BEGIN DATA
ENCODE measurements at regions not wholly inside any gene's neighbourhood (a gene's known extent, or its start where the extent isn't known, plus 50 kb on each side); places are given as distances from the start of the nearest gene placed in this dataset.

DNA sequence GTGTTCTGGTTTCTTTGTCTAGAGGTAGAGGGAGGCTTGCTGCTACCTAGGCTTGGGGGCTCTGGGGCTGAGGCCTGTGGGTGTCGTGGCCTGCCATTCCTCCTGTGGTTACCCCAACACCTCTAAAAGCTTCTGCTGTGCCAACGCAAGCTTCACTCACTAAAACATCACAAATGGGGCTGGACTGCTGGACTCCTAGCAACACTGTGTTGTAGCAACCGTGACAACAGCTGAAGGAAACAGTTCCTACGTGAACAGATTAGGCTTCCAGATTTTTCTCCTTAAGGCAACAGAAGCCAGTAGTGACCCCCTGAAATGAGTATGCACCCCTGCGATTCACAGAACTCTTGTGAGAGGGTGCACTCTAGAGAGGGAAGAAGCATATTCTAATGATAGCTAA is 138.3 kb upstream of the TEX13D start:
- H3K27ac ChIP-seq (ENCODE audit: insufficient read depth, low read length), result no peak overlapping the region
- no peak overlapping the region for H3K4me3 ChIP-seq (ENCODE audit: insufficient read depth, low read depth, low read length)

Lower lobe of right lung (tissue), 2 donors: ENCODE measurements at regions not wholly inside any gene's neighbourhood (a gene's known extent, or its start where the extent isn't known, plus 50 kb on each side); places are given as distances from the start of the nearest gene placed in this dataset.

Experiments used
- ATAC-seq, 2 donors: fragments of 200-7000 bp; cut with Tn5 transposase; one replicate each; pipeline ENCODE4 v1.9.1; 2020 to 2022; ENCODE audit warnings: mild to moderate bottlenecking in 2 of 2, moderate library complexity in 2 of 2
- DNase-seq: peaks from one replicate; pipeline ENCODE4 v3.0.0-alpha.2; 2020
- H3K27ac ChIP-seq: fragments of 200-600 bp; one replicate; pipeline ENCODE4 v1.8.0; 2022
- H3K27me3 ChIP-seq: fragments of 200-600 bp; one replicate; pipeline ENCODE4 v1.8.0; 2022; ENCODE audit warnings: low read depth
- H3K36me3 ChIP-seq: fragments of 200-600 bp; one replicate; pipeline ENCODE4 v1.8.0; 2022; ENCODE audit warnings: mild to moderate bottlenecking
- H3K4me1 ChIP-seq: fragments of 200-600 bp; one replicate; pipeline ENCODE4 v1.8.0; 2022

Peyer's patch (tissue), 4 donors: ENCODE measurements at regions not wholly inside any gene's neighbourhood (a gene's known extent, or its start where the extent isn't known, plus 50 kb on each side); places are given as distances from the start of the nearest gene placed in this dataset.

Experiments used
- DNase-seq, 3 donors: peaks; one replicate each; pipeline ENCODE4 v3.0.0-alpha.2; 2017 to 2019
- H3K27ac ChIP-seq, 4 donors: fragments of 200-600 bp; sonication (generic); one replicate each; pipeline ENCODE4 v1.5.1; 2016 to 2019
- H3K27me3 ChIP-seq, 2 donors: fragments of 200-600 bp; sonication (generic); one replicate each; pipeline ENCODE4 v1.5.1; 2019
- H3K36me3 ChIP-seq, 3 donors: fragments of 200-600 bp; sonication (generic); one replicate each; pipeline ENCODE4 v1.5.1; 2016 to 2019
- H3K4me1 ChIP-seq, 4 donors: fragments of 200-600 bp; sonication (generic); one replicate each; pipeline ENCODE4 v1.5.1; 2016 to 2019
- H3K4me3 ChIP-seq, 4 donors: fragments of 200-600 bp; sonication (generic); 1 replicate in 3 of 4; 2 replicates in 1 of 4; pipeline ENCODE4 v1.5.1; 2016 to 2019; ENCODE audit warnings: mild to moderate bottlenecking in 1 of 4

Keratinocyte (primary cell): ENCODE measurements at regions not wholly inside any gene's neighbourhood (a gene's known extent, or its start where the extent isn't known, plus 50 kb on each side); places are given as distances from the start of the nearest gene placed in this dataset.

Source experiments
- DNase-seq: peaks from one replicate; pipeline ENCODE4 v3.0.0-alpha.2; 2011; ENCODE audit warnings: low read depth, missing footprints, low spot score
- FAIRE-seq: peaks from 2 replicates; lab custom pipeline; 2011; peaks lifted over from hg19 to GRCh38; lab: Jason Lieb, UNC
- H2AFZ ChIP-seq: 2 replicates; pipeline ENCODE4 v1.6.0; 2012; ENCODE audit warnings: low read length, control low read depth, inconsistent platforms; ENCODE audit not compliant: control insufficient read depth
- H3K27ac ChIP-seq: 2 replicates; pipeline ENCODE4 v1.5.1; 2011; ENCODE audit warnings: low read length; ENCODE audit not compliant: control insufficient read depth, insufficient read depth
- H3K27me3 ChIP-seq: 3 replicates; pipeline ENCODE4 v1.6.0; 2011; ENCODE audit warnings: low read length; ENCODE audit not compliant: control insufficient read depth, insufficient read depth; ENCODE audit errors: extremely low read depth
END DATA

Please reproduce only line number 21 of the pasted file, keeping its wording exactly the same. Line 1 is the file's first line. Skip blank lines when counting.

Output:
Keratinocyte (primary cell): ENCODE measurements at regions not wholly inside any gene's neighbourhood (a gene's known extent, or its start where the extent isn't known, plus 50 kb on each side); places are given as distances from the start of the nearest gene placed in this dataset.